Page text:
You had to be there.

Although this movie doesn’t line up with my three favorite ghost movies–The Sixth Sense, What Lies Beneath, The Gift–I definitely recommend The Woman in Black for a fun night of thrills and chills.

Self-Publishing: The Journey Begins

Yesterday on the freeway, I spied a hay truck speeding along in the opposite direction. For those of you non-conversant with agronomist lore, you should know that when you see a hay wagon, you make a wish. I know this because in her youth my mother was a farmer, and we trace our roots (ha ha) to Scottish potato growers.

By the way, the name of my fledgling publishing company is New Potato Press. You like? Marilyn Ross and Sue Collier, authors of The Complete Guide to Self-Publishing, advise that “you come up with a name that will be all your own.” Make it personal, but don’t use your own name, they suggest.

At my family reunions, there’s always a coveted fifty pound box of new potatoes courtesy of an agrarian Idaho cousin, and during the auction this box generates almost as much excitement as the hand-made quilts. Hence, the name I chose: New Potato Press.

Be sure to use the word “press” or “publisher” in your title to avoid, well, a purchase order from McDonald’s for 1000 bushels of starchy, tuberous vegetables.

Anyway, as I spotted the hay truck yesterday, I began my customary recitation: I wish to find an agent/I wish to be published. Then I stopped. Wait, I thought, I don’t need an agent. Followed by I will publish myself. It felt a bit freeing. Of course, by the time I could think of a new mantra, something to do with actually succeeding in publishing, the hay truck had passed me by…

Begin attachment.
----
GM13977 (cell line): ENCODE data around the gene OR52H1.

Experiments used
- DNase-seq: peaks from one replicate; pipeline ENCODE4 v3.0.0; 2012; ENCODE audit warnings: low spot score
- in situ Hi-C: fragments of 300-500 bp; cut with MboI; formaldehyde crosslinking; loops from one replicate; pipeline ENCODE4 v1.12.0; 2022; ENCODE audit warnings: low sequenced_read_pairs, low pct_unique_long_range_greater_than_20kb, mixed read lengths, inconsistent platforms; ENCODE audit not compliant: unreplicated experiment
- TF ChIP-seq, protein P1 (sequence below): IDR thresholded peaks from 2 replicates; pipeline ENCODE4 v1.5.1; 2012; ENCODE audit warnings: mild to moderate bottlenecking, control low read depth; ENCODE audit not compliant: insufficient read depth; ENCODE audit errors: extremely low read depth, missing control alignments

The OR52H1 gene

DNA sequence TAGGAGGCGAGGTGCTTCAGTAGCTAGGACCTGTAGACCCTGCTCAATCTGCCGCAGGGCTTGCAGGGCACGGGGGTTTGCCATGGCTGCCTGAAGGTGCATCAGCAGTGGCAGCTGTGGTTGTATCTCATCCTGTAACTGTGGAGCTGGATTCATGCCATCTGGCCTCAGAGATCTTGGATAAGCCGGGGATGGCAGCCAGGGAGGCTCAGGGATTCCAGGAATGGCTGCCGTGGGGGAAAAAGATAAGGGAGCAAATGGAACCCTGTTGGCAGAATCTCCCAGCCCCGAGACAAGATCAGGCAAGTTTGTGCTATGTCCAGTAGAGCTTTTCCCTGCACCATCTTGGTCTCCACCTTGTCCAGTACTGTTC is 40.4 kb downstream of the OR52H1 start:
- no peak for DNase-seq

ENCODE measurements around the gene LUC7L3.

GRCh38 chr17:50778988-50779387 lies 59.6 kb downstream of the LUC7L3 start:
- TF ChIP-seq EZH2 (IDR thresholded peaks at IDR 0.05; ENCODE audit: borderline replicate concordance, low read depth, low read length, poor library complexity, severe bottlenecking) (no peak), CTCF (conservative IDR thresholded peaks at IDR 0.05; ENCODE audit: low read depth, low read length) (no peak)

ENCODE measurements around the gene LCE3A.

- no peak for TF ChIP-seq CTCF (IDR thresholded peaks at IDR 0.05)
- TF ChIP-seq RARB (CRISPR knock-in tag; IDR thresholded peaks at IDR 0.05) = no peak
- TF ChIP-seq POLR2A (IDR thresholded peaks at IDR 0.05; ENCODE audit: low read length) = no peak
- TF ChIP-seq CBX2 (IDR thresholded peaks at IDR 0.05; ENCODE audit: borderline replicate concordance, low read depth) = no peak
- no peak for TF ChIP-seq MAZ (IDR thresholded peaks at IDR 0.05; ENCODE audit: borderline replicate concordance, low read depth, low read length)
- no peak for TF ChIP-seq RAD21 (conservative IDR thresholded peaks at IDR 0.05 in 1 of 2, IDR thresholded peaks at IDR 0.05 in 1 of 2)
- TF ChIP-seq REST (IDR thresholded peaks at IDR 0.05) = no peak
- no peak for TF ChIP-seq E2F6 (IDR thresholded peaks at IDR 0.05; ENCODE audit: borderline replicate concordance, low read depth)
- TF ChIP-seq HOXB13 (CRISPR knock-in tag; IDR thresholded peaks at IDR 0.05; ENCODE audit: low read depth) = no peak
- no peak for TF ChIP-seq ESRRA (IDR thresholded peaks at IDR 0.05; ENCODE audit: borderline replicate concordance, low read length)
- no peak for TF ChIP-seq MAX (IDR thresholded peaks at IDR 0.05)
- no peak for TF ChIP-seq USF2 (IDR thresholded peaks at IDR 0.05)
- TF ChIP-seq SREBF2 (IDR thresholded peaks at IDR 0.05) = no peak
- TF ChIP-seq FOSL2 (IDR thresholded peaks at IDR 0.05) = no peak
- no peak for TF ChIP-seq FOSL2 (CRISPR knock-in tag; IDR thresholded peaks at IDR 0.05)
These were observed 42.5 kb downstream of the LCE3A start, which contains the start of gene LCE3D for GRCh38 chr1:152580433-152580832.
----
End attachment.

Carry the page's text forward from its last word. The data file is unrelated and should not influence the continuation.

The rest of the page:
So, let’s get started, you and I, before the self-publishing momentum passes us by.


  • Write your best book. Avail yourself of critique groups.
  • Obtain editorial input.
  • Enlist a beta group. (Pay attention especially to what they find confusing or inconsistent. “I doubt Aunt Martha would drown her beloved Persian in a vat of boiling peach syrup” could be a helpful comment.)


These books might provide a good foundation (and this is the order in which I read):

Of the above, The Complete Guide is the most thorough exploration of the industry, although Boot Camp provides better information on digital publishing. Buy the print version of The Complete Guide as the graphics don’t do well on the Kindle and it’s easier to flip to specific sections using the chapter headings.


For me, this is the most difficult. I love to read, so I keep reading more books on publishing, more articles on marketing. In fact, I do more reading than doing. I devour interesting resources and make great plans. And then make more great plans. Therefore, for next installment of Writer Unleashed, I vow to create my author page on Amazon and upload more book reviews to Goodreads and finish my budget and attend my beta group critique of Moonlight Dancer. (I’ll let you know how that goes.)

Now, what about you? What do you plan to accomplish in the next two weeks? Drop me a line!